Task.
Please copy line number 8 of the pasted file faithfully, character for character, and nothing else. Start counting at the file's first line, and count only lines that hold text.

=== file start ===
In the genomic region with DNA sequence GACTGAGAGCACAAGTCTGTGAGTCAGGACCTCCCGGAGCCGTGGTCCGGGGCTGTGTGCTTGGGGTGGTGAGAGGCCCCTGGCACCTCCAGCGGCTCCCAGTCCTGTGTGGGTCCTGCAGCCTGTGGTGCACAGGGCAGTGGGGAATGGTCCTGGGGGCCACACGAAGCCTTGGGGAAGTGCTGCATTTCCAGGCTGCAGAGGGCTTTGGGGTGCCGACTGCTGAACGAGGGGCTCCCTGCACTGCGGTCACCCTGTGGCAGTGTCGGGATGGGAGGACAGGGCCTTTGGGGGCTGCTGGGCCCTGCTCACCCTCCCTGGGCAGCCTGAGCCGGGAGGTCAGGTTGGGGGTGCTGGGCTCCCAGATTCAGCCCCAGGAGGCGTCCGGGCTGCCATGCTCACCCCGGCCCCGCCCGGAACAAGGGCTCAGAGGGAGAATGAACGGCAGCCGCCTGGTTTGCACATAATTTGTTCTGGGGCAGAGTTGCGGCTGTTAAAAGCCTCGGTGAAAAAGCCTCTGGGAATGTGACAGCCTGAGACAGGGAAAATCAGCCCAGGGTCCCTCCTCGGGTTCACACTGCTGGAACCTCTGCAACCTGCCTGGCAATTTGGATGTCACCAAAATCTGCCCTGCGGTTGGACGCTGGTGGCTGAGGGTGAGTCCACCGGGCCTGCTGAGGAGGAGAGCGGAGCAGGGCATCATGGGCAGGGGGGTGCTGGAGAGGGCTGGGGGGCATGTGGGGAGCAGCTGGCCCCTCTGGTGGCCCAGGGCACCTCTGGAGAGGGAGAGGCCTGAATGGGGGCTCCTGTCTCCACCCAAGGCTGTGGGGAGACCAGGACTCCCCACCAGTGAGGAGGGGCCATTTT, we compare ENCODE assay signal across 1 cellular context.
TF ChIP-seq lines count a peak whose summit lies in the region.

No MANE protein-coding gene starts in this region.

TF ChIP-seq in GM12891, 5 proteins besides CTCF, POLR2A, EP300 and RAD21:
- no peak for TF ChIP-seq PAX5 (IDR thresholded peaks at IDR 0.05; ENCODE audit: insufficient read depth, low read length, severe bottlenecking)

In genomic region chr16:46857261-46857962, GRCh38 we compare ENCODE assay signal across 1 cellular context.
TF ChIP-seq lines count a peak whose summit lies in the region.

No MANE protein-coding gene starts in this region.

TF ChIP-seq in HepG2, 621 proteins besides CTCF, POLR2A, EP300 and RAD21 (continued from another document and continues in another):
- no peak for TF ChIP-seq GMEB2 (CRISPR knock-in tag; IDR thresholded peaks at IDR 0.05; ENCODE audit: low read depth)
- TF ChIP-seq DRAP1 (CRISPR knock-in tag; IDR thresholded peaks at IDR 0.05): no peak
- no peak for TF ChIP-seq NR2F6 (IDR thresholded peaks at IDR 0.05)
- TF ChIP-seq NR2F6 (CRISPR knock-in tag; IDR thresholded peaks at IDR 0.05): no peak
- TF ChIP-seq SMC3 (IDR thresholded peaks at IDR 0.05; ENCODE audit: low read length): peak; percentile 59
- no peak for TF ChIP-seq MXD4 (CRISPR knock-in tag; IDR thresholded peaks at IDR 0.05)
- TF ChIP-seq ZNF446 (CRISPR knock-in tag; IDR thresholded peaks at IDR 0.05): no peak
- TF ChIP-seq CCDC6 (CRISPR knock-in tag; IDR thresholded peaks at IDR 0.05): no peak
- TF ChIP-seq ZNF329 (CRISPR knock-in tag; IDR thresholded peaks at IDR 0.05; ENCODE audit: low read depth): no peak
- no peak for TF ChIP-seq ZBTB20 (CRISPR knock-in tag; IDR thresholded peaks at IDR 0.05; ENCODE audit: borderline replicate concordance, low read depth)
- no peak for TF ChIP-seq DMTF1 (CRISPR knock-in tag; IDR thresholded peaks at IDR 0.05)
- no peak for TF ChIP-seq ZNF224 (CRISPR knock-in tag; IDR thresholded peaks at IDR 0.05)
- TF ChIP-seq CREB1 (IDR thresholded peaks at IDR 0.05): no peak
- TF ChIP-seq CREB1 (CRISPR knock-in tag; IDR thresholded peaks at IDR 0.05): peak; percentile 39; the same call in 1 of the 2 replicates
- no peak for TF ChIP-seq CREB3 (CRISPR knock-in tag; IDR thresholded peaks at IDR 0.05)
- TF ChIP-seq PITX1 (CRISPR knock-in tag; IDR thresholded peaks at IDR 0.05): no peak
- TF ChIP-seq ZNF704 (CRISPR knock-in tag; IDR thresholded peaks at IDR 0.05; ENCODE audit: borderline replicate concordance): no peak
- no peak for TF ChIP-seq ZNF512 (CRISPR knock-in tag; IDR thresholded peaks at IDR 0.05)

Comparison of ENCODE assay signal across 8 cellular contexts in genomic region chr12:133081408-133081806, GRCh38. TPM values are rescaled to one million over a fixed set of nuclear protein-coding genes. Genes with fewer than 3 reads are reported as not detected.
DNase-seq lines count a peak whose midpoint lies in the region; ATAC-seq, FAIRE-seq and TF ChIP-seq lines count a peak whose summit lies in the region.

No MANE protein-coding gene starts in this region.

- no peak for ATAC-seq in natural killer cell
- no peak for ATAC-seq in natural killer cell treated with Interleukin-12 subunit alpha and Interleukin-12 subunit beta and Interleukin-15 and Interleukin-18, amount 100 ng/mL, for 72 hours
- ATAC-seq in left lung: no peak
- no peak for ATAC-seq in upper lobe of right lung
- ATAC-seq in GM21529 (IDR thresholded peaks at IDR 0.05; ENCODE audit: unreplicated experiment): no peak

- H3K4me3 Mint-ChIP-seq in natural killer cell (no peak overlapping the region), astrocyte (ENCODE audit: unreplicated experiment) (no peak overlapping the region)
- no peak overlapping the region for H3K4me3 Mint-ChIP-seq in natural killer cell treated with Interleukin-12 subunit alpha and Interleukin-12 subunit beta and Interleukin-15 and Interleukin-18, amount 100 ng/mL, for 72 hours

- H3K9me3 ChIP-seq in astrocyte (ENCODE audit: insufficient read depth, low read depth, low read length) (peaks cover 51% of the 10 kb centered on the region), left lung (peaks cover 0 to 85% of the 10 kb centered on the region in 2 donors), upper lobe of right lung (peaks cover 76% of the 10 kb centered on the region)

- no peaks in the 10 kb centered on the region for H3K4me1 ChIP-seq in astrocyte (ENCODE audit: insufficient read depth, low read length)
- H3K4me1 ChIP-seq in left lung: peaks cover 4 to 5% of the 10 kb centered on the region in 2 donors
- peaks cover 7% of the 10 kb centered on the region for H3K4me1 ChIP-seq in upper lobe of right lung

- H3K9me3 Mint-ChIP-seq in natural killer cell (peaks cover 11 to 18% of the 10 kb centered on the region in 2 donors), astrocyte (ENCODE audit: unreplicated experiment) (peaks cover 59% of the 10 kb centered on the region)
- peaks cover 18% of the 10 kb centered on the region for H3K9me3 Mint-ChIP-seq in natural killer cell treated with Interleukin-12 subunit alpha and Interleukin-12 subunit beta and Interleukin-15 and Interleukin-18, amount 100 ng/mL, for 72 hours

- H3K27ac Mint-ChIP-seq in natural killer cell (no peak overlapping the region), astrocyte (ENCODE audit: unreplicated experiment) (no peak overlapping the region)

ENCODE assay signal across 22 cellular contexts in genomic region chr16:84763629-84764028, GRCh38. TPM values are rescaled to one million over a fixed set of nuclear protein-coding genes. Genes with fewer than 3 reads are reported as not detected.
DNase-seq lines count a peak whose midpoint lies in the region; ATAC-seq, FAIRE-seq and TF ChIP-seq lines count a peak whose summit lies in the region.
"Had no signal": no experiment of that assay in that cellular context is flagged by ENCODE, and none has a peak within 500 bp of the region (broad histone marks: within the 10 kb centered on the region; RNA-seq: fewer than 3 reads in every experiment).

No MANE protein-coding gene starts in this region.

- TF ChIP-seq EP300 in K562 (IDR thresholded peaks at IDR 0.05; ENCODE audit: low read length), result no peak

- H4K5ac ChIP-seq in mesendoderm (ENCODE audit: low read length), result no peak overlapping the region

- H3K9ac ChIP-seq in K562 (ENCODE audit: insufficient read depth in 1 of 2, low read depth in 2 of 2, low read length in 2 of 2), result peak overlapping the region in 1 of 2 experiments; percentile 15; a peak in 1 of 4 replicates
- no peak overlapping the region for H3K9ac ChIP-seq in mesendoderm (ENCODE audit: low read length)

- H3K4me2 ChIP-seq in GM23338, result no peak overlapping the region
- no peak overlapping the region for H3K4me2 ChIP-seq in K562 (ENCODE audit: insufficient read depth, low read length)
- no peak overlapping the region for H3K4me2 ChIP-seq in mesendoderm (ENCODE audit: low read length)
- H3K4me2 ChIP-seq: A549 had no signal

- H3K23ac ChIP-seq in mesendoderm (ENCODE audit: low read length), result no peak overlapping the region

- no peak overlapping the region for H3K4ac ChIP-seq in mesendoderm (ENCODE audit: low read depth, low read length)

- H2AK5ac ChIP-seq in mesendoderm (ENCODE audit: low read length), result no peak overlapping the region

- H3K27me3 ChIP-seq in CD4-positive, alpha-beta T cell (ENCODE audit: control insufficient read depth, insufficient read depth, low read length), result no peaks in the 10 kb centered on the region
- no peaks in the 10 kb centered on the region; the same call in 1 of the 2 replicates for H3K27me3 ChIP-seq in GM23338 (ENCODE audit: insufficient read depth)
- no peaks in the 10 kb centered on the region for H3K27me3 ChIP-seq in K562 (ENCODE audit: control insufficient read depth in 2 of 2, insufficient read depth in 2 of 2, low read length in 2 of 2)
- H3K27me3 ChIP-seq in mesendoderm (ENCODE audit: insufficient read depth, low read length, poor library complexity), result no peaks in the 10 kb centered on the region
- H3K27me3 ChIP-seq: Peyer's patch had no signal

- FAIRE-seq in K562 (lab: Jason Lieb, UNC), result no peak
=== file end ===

No MANE protein-coding gene starts in this region.